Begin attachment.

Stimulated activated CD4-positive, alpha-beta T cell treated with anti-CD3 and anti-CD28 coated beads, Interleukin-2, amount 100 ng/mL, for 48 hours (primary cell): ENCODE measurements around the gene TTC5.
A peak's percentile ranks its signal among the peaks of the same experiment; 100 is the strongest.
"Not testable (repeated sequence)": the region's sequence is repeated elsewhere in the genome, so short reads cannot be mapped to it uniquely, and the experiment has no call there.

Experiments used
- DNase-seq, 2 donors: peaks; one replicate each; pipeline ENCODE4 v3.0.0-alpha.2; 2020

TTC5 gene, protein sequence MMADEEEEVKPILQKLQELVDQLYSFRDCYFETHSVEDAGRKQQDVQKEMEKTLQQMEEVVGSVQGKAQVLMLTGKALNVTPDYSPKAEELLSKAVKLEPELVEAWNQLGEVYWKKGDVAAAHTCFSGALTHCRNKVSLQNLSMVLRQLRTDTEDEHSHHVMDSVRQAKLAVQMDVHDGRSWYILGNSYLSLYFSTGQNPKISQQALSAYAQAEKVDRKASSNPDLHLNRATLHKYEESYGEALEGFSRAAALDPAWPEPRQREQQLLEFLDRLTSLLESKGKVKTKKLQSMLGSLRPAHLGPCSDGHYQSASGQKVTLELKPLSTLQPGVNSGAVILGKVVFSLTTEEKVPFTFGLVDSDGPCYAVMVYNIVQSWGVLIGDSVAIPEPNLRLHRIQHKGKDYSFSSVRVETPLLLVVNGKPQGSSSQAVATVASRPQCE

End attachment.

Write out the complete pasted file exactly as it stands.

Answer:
Stimulated activated CD4-positive, alpha-beta T cell treated with anti-CD3 and anti-CD28 coated beads, Interleukin-2, amount 100 ng/mL, for 48 hours (primary cell): ENCODE measurements around the gene TTC5.
A peak's percentile ranks its signal among the peaks of the same experiment; 100 is the strongest.
"Not testable (repeated sequence)": the region's sequence is repeated elsewhere in the genome, so short reads cannot be mapped to it uniquely, and the experiment has no call there.

Experiments used
- DNase-seq, 2 donors: peaks; one replicate each; pipeline ENCODE4 v3.0.0-alpha.2; 2020

TTC5 gene, protein sequence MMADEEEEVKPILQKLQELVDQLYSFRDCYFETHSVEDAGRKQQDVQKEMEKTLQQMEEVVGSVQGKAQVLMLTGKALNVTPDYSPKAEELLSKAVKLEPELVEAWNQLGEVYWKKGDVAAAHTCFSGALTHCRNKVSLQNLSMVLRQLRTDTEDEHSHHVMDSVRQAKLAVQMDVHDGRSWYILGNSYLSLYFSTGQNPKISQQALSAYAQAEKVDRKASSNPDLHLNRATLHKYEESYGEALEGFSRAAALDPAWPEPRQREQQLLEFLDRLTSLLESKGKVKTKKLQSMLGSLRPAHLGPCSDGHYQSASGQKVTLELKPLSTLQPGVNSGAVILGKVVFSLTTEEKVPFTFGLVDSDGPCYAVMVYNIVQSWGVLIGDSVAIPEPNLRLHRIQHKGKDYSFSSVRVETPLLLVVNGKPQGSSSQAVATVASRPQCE